Cisco Systems (CSCO), the networking giant, has the distinction of one-time having the largest market capitalization. During the dot-com boom Cisco reached a peak valuation of approximately $555.4 billion. The company’s stock price plummeted after the dot-com boom and it still has yet to reach the highs of that era. However, it is still the world’s largest vendor of networking hardware and software. The company is highly profitable and generates prodigious cash flow. This has translated into robust share buybacks and a growing dividend. The current yield is roughly 3.4%. Further, Cisco’s balance sheet is rock solid. That said, the recent quarterly results and outlook were poorly received by the market. The stock price is down about 12% year-to-date and trading where it was in early-2018. I view the Cisco, the networking giant, as a long-term buy for those seeking income and dividend growth.
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Overview of Cisco – The Networking Giant
Cisco is world’s largest Internet Protocol networking company. The company was founded in 1984. The company operates in three business segments: Infrastructure Platforms Group, Security Segment, and Services. Today, the company sells hardware and software for switching, routing, data centers, and wireless applications. Cisco also sells software for networking, analytics, collaboration, and security and firewalls. Cisco is ranked 15 in the 2019 Interbrand’s Best Global Brand list. Cisco had $49,301 million of revenue in 2019.
COVID-19 Is Hurting Demand
Cisco recently reported decent Q4 2020 results but with a weak outlook. Additionally, the company announced that the CFO was retiring. The stock price plunged nearly 12% in response. It was the largest decline in almost 11 years. However, the negative outlook was largely due to the impact of COVID-19. Many businesses are reducing spending across the board to preserve liquidity and maintain cash flow. This led to weak demand of Cisco’s Infrastructure Platform products. However, many businesses now have higher demand on their networks due to telecommuting during the coronavirus pandemic. They will eventually need to upgrade their networks to handle this change. Cisco should be a beneficiary.
Cisco the Networking Giant Faces Competition Everywhere
The major risk for Cisco is that it is in very competitive end markets. In the infrastructure market other major players include Arista Network (ANET), Juniper Networks (JNPR), Aruba Networks [Owned by Hewlett Packard Enterprises (HPE)], Huawei, and smaller privately held companies. Other companies that compete with Cisco in software or security include Palo Alto Networks (PANW), Checkpoint Technologies (CHKP), Fortinet (FTNT), F5 Networks (FFIV), FireEye (FEYE), and others. The list of competitors is even longer as many other companies compete in certain focused areas. However, few companies have the scale and breadth of Cisco. The company has positioned itself as a vendor of more comprehensive or complete solutions for networking requirements.
Cisco Income and Dividend Growth
As a dividend growth stock Cisco is a relatively new player. The company has raised the dividend for 9 consecutive years making Cisco a Dividend Challenger. This is not a long time when compared to some conventional choices for dividend growth stocks. But the rate of dividend increase has been rapid from a quarterly regular cash dividend of $0.06 in 2011 to $0.36 in 2020. The compound annual growth rate or CAGR has been slightly over 13% in the past 5-years.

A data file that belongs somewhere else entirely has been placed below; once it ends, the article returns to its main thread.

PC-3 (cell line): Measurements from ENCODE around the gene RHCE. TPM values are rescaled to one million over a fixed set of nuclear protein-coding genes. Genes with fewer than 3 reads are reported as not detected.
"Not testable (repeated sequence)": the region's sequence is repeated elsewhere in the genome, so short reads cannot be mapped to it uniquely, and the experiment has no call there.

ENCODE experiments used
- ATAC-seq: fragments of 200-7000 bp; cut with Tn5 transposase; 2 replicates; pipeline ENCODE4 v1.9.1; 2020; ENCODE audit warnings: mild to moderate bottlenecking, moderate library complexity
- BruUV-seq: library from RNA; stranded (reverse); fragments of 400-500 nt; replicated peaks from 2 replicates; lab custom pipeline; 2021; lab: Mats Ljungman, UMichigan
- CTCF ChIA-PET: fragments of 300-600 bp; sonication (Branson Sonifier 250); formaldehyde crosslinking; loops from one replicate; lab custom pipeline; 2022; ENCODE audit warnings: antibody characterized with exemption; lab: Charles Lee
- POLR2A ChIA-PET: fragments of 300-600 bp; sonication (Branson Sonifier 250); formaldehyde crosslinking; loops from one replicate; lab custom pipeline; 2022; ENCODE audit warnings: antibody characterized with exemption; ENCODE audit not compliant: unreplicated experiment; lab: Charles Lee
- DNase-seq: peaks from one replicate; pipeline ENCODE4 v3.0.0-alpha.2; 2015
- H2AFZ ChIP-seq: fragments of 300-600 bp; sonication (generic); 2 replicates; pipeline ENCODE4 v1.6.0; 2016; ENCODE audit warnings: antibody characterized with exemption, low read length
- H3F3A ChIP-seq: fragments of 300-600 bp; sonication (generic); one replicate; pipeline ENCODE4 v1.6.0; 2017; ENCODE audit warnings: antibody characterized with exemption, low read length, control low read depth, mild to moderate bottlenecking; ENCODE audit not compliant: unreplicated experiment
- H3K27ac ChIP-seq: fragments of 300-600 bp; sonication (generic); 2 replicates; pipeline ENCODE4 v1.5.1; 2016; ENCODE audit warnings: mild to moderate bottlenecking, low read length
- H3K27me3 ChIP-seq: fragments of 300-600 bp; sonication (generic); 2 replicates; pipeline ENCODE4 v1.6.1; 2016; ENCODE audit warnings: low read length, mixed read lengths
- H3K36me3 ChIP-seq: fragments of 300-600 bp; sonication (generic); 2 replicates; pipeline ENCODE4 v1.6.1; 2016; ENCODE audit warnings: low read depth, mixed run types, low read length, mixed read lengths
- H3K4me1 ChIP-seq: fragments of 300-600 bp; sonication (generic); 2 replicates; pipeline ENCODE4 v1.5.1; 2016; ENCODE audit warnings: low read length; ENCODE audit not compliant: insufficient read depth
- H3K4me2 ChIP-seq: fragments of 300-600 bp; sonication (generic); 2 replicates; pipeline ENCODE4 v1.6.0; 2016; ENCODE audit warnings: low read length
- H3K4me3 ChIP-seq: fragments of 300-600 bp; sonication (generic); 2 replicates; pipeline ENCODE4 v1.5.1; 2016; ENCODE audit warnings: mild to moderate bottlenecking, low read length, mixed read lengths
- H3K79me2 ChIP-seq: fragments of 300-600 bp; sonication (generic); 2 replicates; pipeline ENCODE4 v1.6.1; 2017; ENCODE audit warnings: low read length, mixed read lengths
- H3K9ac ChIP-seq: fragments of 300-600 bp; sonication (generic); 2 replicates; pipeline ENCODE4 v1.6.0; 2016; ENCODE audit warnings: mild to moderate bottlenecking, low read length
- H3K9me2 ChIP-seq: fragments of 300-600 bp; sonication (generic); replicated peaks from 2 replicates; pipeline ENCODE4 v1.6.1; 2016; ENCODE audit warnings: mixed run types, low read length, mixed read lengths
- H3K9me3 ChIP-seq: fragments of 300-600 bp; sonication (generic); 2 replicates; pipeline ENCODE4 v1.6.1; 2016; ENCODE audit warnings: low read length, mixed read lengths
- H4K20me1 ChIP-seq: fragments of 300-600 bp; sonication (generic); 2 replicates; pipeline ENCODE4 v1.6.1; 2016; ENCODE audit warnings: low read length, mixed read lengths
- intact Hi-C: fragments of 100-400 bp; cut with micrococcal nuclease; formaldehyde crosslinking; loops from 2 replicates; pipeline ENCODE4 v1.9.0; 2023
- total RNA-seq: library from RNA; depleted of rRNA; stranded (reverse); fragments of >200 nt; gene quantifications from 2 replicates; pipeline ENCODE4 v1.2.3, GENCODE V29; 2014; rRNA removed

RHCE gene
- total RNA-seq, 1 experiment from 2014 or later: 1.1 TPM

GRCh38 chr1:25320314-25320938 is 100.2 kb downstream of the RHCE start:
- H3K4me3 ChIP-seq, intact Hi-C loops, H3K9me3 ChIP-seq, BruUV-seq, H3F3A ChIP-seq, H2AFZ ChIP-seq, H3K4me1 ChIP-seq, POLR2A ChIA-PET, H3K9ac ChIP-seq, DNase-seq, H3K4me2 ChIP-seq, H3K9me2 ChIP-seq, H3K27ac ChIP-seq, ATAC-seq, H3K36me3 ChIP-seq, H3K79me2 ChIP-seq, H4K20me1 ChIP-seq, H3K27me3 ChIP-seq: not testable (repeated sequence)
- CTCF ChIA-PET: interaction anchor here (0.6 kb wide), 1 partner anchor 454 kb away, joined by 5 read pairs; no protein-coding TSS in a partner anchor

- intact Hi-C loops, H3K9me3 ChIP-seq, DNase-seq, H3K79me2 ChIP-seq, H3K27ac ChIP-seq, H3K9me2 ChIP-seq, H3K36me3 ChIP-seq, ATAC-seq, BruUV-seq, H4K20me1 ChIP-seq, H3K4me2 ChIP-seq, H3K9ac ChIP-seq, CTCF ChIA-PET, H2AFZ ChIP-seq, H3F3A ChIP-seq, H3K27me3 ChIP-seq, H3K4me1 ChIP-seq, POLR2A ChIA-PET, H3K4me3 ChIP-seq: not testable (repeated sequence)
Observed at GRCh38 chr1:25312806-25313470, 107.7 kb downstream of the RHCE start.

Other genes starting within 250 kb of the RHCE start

Cisco pays an annual forward dividend of $1.44 and is yielding approximately 3.4% as of this writing. The current yield is almost double the roughly 1.75% yield offered by the S&P 500 index. The combination of a consistently rising dividend and decent yield should interest most investors seeking income or dividend growth.
Cisco’s trailing dividend safety metrics are excellent. In fiscal 2020, the payout ratio was approximately 54%. The dividend was also well covered by free cash flow. In fiscal 2020, operating cash flow was $15,426 million and capital expenditures were $770 million giving free cash flow of $14,656 million. The dividend required $6,016 million giving a dividend-to-FCF ratio of 41%. I used TIKR* to obtain this data. Debt is not an issue from the perspective of the dividend as Cisco has a net cash position. Importantly total debt has declined over the past few years.
Cisco is undervalued at the moment due to the negative outlook. The stock is trading at about 13.7X consensus fiscal 2021 earnings of $3.09 per share. This is well below the earnings multiple of the S&P 500, which is trading at nearly 30X earnings. The Gordon Growth Model gives a fair value estimate of $48 assuming an 8% return and 5% dividend growth. Cisco is also on the Dogs of the Dow list for 2020. In an arguably overvalued market, Cisco offers income and dividend growth at a reasonable valuation. Cisco is a networking giant that is the market leader. I view the stock as a long-term buy.
Disclosure: Long CSCO
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Prakash Kolli is the founder of the Dividend Power site. He is a self-taught investor, analyst, and writer on dividend growth stocks and financial independence. His writings can be found on Seeking Alpha, InvestorPlace, Business Insider, Nasdaq, TalkMarkets, ValueWalk, The Money Show, Forbes, Yahoo Finance, and leading financial sites. In addition, he is part of the Portfolio Insight and Sure Dividend teams. He was recently in the top 1.0% and 100 (73 out of over 13,450) financial bloggers, as tracked by TipRanks (an independent analyst tracking site) for his articles on Seeking Alpha.